Amazon Prime Air: A Naughty or Nice Idea?

“It’s beginning to look a lot like Christmas. Everywhere you go!”

One sure-fire way to know that the holiday spirit – or rather holiday consumerism – is in the air is by the volume of “brown paper packages” showing up on doorsteps and in office mailrooms all across the country from Zappos, Rue La La,  department stores chains and, of course, Amazon.

Speaking of what’s “in the air” at Amazon, company CEO Jeff Bezos caused quite a stir this past week when he announced on “60 minutes,” that Amazon wants to start delivering packages using small, unmanned drones called “octocopters” in less than 30 minutes. Through a service dubbed Amazon Prime Air, GPS-guided drones would be able to carry packages up to 5 pounds within a 10-mile radius of an Amazon fulfillment center, which accounts for 86 percent of Amazon’s current inventory.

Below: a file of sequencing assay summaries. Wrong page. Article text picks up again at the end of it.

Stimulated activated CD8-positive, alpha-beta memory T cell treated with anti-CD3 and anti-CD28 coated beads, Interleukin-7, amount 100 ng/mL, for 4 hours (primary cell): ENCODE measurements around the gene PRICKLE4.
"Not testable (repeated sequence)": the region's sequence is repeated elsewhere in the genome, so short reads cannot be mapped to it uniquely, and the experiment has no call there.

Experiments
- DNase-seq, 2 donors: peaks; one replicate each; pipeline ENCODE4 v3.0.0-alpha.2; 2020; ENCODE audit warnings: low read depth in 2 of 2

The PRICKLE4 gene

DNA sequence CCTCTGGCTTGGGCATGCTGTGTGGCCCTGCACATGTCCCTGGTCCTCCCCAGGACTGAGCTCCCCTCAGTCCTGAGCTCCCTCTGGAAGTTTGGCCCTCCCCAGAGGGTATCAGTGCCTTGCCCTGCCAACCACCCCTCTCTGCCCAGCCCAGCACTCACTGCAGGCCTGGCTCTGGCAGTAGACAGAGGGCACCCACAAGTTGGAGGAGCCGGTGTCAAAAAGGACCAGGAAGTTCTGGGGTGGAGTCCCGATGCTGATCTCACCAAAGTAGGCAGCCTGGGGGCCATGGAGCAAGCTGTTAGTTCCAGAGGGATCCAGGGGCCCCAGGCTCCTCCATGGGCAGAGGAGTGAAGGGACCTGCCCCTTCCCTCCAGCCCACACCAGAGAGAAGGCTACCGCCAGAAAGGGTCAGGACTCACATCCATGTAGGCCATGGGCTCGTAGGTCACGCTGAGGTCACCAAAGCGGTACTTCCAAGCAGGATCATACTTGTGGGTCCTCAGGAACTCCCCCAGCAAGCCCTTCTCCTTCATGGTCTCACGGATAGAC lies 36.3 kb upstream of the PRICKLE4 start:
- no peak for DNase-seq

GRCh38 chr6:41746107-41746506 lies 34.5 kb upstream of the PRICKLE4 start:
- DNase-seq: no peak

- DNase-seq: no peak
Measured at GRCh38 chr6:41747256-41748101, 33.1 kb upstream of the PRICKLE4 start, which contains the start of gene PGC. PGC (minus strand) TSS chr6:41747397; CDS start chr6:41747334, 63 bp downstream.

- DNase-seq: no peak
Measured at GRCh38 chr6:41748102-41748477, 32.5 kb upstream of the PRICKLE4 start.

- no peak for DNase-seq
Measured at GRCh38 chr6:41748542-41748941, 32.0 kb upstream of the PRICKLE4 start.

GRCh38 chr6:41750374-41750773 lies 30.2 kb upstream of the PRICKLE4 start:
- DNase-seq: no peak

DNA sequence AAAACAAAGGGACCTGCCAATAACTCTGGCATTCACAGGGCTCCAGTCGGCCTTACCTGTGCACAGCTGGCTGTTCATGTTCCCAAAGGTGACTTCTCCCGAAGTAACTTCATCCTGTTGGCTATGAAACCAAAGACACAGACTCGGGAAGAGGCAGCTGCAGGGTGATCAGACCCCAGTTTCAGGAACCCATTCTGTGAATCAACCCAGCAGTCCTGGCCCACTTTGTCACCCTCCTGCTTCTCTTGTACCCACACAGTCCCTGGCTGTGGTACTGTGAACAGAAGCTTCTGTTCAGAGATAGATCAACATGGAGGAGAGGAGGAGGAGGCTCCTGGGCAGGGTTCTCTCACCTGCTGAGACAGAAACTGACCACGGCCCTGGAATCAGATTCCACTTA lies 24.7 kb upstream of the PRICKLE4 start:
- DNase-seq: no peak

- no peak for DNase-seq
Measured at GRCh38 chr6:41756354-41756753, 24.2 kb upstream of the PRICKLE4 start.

“It won’t work for everything,” Bezos said. “We won’t deliver kayaks or table saws this way.”

Bezos says Amazon Prime Air would take several years to come to fruition, but optimistically, he said Prime Air could be ready for primetime by 2015.

Since we’re in the midst of the holiday season, let’s take a look at the good and the bad about Amazon Prime Air, using the highly unscientific “Santa Claus method,” evaluating the idea based on a “naughty” or “nice” scale.

Let’s start with the nice.

 What’s on the naughty list to keep Prime Air from becoming a reality?

Amazon Prime Air: The future of retail? A logistical nightmare? A pipe dream? The verdict is still out. But I wouldn’t bet against Jeff Bezos and Amazon.

What do you think about the concept behind Amazon Prime Air?

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